The research, presented at the 22nd EURETINA World Congress, outlined that patients with RP experience greater levels of stress and anxiety than individuals in the general population and that the level of stress can be measured easily and non-invasively in hair.
The concentration of cortisol in hair may be an effective biomarker associated with chronic stress in patients with retinitis pigmentosa (RP), according to research by Milagros Mateos, MD, and colleagues from the Department of Ophthalmology of Clinical University Hospital of Valladolid and the Institute of Applied Ophthalmobiology at the University of Valladolid in Valladolid, Spain.
The research was presented at the 22nd European Society of Retina Specialists (EURETINA) Congress in Hamburg, Germany.
Mateos and his colleagues explained that patients with RP experience greater levels of stress and anxiety than individuals in the general population and that the level of stress can be measured easily and non-invasively in hair. The stress is associated with the progressive and unpredictable and variable vision loss associated with the disease.
Study of hair samples
Mateos and his conducted a study in which they included 87 patients who were recruited from the Association of RP Patients from Casilla y Leon, Spain, between January 2019 and June 2021. The study also included 148 healthy controls.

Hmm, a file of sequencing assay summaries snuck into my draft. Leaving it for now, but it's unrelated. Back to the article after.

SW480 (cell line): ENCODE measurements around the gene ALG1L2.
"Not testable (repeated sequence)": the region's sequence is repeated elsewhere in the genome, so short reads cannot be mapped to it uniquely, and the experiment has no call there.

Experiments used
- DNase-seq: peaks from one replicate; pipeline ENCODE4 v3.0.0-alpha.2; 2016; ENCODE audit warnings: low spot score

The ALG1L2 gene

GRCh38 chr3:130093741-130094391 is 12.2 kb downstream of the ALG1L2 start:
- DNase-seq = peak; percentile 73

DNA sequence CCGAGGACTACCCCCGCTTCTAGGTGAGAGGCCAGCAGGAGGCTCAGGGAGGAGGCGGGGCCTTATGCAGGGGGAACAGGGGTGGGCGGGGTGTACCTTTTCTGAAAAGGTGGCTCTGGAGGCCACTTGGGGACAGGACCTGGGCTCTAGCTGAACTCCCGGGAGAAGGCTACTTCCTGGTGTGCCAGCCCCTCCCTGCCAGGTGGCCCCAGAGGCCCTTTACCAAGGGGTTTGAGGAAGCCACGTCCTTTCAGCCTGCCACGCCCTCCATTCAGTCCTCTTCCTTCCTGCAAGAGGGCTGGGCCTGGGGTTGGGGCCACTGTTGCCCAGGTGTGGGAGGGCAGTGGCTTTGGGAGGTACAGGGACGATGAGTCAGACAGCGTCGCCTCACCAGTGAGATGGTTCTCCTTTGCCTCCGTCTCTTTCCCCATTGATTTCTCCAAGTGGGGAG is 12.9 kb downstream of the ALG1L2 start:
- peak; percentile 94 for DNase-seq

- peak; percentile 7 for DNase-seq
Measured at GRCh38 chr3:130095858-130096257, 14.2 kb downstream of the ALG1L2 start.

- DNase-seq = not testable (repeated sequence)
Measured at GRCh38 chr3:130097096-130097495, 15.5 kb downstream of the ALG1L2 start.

All participants underwent an ophthalmologic examination that included clinical, structural, and functional tests, the results of which would be used divide patients by disease severity. An enzyme-linked immunosorbent assay was used to analyze the hair strands, and a questionnaire was administered to measure stress and anxiety levels.
Analysis results of RP by disease severity
The investigators reported that two-thirds of patients with RP had severe disease and the remaining third a mild-moderate stage of disease.
The questionnaire results indicated that 58 (58.9%) patients reported severe stress and anxiety and 18 (23.1%) highly elevated levels.
The patients with RP had higher level of cortisol in the hair samples (2.62 ± 0.14 Log10 pg/mg) compared with the controls (1.99 ± 0.23 Log10 pg/mg; p < 0.001). The patients with severe disease had significantly higher levels of cortisol in their hair than patients with mild-moderate RP, 2.71 ± 0.12 Log10 pg/mg and 2.43 ± 1.17 Log10 pg/mg (p < 0.011), respectively.
In addition, the severely anxious patients obtained a log-hair cortisol concentration that was higher than the patients experiencing less stress, 2.70 ± 0.24 Log10 pg/mg vs. 2.49 ± 0.19 Log10 pg/mg, although, the research team reported, the RP severity grade and perceived anxiety levels in the questionaries were not associated.
“The hair cortisol concentration seems to be an effective biomarker associated with chronic stress in patients with RP,” Mateos and his colleagues concluded. “This study shows that the hair cortisol concentrations in patients with RP are elevated compared to population-based controls, and an association between the concentration level and RP severity was identified. Future research is needed to characterize the effect of this untreated negative psychological states on progression of the disease if any.”